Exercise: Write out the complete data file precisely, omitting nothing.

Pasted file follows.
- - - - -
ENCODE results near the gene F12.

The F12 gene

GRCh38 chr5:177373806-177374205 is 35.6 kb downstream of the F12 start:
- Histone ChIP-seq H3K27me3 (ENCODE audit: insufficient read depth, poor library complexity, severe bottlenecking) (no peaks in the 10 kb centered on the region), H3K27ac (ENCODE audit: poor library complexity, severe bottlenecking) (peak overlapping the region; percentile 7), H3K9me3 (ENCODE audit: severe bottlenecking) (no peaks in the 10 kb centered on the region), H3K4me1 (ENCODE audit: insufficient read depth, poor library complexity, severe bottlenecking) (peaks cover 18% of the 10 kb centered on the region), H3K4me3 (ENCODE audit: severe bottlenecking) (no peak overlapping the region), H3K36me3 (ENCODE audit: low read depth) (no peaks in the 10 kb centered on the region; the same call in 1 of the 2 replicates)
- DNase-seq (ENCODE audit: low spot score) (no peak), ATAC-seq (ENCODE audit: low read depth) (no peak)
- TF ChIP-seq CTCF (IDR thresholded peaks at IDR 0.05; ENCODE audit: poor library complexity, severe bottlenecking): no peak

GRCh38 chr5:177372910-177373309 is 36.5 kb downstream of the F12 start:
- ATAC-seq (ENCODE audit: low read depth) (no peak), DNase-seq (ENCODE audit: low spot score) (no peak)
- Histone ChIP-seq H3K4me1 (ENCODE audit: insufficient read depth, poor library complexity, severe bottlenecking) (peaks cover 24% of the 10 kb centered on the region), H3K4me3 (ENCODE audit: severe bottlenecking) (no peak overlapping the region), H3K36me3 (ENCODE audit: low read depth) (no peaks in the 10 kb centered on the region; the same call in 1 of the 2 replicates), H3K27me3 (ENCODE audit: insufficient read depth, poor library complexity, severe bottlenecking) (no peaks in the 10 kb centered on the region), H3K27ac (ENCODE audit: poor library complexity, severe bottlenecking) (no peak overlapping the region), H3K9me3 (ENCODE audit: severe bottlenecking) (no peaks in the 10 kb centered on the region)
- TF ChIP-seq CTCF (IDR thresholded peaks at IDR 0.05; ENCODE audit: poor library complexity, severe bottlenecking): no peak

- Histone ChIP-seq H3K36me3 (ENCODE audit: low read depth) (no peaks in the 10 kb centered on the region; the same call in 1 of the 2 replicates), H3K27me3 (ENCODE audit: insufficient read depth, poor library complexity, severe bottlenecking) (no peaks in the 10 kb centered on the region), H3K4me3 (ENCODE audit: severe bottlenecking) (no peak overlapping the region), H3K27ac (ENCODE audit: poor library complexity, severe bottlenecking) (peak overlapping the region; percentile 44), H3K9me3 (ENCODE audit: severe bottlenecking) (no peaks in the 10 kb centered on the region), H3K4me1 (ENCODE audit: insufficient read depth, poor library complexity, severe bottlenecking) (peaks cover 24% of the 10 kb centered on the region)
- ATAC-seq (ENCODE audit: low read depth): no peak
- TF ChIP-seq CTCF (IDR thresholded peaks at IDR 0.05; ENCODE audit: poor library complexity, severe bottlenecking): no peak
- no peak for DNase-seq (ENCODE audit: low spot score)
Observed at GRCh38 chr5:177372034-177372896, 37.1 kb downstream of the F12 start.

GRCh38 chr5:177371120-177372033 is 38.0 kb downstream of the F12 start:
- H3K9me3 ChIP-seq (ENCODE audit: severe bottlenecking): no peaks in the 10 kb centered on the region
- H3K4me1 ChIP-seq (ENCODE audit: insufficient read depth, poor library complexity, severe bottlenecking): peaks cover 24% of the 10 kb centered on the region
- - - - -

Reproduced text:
ENCODE results near the gene F12.

The F12 gene

GRCh38 chr5:177373806-177374205 is 35.6 kb downstream of the F12 start:
- Histone ChIP-seq H3K27me3 (ENCODE audit: insufficient read depth, poor library complexity, severe bottlenecking) (no peaks in the 10 kb centered on the region), H3K27ac (ENCODE audit: poor library complexity, severe bottlenecking) (peak overlapping the region; percentile 7), H3K9me3 (ENCODE audit: severe bottlenecking) (no peaks in the 10 kb centered on the region), H3K4me1 (ENCODE audit: insufficient read depth, poor library complexity, severe bottlenecking) (peaks cover 18% of the 10 kb centered on the region), H3K4me3 (ENCODE audit: severe bottlenecking) (no peak overlapping the region), H3K36me3 (ENCODE audit: low read depth) (no peaks in the 10 kb centered on the region; the same call in 1 of the 2 replicates)
- DNase-seq (ENCODE audit: low spot score) (no peak), ATAC-seq (ENCODE audit: low read depth) (no peak)
- TF ChIP-seq CTCF (IDR thresholded peaks at IDR 0.05; ENCODE audit: poor library complexity, severe bottlenecking): no peak

GRCh38 chr5:177372910-177373309 is 36.5 kb downstream of the F12 start:
- ATAC-seq (ENCODE audit: low read depth) (no peak), DNase-seq (ENCODE audit: low spot score) (no peak)
- Histone ChIP-seq H3K4me1 (ENCODE audit: insufficient read depth, poor library complexity, severe bottlenecking) (peaks cover 24% of the 10 kb centered on the region), H3K4me3 (ENCODE audit: severe bottlenecking) (no peak overlapping the region), H3K36me3 (ENCODE audit: low read depth) (no peaks in the 10 kb centered on the region; the same call in 1 of the 2 replicates), H3K27me3 (ENCODE audit: insufficient read depth, poor library complexity, severe bottlenecking) (no peaks in the 10 kb centered on the region), H3K27ac (ENCODE audit: poor library complexity, severe bottlenecking) (no peak overlapping the region), H3K9me3 (ENCODE audit: severe bottlenecking) (no peaks in the 10 kb centered on the region)
- TF ChIP-seq CTCF (IDR thresholded peaks at IDR 0.05; ENCODE audit: poor library complexity, severe bottlenecking): no peak

- Histone ChIP-seq H3K36me3 (ENCODE audit: low read depth) (no peaks in the 10 kb centered on the region; the same call in 1 of the 2 replicates), H3K27me3 (ENCODE audit: insufficient read depth, poor library complexity, severe bottlenecking) (no peaks in the 10 kb centered on the region), H3K4me3 (ENCODE audit: severe bottlenecking) (no peak overlapping the region), H3K27ac (ENCODE audit: poor library complexity, severe bottlenecking) (peak overlapping the region; percentile 44), H3K9me3 (ENCODE audit: severe bottlenecking) (no peaks in the 10 kb centered on the region), H3K4me1 (ENCODE audit: insufficient read depth, poor library complexity, severe bottlenecking) (peaks cover 24% of the 10 kb centered on the region)
- ATAC-seq (ENCODE audit: low read depth): no peak
- TF ChIP-seq CTCF (IDR thresholded peaks at IDR 0.05; ENCODE audit: poor library complexity, severe bottlenecking): no peak
- no peak for DNase-seq (ENCODE audit: low spot score)
Observed at GRCh38 chr5:177372034-177372896, 37.1 kb downstream of the F12 start.

GRCh38 chr5:177371120-177372033 is 38.0 kb downstream of the F12 start:
- H3K9me3 ChIP-seq (ENCODE audit: severe bottlenecking): no peaks in the 10 kb centered on the region
- H3K4me1 ChIP-seq (ENCODE audit: insufficient read depth, poor library complexity, severe bottlenecking): peaks cover 24% of the 10 kb centered on the region